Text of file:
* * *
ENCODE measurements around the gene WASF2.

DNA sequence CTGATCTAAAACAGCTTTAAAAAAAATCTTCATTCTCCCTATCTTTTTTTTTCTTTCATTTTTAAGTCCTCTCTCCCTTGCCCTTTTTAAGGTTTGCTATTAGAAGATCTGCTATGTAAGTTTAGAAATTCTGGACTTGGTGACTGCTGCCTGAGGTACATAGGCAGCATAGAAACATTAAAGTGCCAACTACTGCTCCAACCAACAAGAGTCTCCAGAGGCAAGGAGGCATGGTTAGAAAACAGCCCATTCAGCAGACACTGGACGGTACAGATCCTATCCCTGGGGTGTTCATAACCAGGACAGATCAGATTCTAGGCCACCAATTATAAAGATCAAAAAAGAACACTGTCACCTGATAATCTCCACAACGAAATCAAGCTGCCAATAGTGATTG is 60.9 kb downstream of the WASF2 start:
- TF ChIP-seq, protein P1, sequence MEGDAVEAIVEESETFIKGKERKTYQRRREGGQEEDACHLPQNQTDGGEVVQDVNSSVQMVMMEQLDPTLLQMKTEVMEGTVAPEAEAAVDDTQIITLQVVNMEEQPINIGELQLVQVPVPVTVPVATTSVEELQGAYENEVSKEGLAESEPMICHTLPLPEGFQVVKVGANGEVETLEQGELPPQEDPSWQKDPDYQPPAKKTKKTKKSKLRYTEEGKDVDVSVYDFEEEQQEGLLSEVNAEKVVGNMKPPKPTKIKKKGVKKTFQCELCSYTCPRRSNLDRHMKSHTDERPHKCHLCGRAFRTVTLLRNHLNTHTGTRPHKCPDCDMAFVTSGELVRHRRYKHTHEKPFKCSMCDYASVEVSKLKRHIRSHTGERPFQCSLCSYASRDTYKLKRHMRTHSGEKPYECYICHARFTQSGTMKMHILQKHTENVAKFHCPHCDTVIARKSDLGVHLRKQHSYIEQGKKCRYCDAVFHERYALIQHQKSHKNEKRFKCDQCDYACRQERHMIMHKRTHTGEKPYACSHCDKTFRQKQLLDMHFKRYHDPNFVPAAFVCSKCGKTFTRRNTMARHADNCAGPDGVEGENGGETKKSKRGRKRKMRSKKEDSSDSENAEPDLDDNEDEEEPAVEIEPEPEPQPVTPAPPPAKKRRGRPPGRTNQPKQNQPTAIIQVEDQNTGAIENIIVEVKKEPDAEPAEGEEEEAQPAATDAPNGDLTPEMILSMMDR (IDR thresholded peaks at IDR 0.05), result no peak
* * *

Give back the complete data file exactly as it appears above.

ENCODE measurements around the gene WASF2.

DNA sequence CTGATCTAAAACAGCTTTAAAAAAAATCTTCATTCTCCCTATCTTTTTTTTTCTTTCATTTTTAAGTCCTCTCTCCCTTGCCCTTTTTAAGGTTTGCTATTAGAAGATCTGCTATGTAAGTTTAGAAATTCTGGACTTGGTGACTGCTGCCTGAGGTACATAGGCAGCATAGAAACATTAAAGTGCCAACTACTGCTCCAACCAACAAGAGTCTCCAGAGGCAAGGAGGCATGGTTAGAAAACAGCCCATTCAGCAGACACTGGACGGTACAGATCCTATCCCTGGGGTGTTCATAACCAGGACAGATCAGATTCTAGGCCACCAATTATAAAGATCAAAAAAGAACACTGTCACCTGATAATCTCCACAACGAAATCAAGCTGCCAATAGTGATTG is 60.9 kb downstream of the WASF2 start:
- TF ChIP-seq, protein P1, sequence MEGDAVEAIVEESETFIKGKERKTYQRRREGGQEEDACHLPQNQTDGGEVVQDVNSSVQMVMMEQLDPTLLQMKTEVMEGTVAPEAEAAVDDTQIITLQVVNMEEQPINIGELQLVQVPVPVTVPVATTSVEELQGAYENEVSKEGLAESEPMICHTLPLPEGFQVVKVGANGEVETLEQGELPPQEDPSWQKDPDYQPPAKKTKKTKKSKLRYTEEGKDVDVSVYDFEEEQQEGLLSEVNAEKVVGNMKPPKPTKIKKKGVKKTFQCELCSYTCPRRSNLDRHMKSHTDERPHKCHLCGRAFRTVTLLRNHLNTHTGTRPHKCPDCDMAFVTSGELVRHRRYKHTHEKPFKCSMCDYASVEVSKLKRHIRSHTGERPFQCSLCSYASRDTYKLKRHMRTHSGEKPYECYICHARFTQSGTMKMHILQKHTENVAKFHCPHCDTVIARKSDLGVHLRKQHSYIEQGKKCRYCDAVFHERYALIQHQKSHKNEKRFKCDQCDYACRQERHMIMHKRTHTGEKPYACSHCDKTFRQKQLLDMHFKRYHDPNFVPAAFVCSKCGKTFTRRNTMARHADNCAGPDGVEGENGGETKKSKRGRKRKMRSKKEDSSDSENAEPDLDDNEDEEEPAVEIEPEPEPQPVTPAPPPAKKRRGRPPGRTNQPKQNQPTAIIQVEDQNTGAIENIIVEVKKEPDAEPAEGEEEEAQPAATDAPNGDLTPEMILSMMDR (IDR thresholded peaks at IDR 0.05), result no peak